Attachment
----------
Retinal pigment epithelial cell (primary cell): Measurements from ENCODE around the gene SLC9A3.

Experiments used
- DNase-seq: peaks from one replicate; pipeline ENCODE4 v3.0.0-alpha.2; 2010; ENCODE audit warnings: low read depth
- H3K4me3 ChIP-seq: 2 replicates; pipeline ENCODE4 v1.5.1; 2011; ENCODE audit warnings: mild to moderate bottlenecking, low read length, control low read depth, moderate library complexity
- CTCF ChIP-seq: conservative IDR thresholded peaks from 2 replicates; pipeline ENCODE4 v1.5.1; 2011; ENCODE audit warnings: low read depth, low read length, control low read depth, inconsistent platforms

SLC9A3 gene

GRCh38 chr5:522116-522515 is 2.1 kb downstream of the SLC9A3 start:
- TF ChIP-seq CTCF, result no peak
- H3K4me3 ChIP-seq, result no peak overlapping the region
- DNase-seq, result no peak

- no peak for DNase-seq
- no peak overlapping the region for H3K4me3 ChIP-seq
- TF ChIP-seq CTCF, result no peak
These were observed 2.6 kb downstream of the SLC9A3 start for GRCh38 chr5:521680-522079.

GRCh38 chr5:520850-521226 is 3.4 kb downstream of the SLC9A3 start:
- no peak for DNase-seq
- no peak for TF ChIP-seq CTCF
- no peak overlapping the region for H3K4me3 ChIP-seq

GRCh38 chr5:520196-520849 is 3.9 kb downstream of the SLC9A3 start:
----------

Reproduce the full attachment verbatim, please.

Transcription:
Retinal pigment epithelial cell (primary cell): Measurements from ENCODE around the gene SLC9A3.

Experiments used
- DNase-seq: peaks from one replicate; pipeline ENCODE4 v3.0.0-alpha.2; 2010; ENCODE audit warnings: low read depth
- H3K4me3 ChIP-seq: 2 replicates; pipeline ENCODE4 v1.5.1; 2011; ENCODE audit warnings: mild to moderate bottlenecking, low read length, control low read depth, moderate library complexity
- CTCF ChIP-seq: conservative IDR thresholded peaks from 2 replicates; pipeline ENCODE4 v1.5.1; 2011; ENCODE audit warnings: low read depth, low read length, control low read depth, inconsistent platforms

SLC9A3 gene

GRCh38 chr5:522116-522515 is 2.1 kb downstream of the SLC9A3 start:
- TF ChIP-seq CTCF, result no peak
- H3K4me3 ChIP-seq, result no peak overlapping the region
- DNase-seq, result no peak

- no peak for DNase-seq
- no peak overlapping the region for H3K4me3 ChIP-seq
- TF ChIP-seq CTCF, result no peak
These were observed 2.6 kb downstream of the SLC9A3 start for GRCh38 chr5:521680-522079.

GRCh38 chr5:520850-521226 is 3.4 kb downstream of the SLC9A3 start:
- no peak for DNase-seq
- no peak for TF ChIP-seq CTCF
- no peak overlapping the region for H3K4me3 ChIP-seq

GRCh38 chr5:520196-520849 is 3.9 kb downstream of the SLC9A3 start: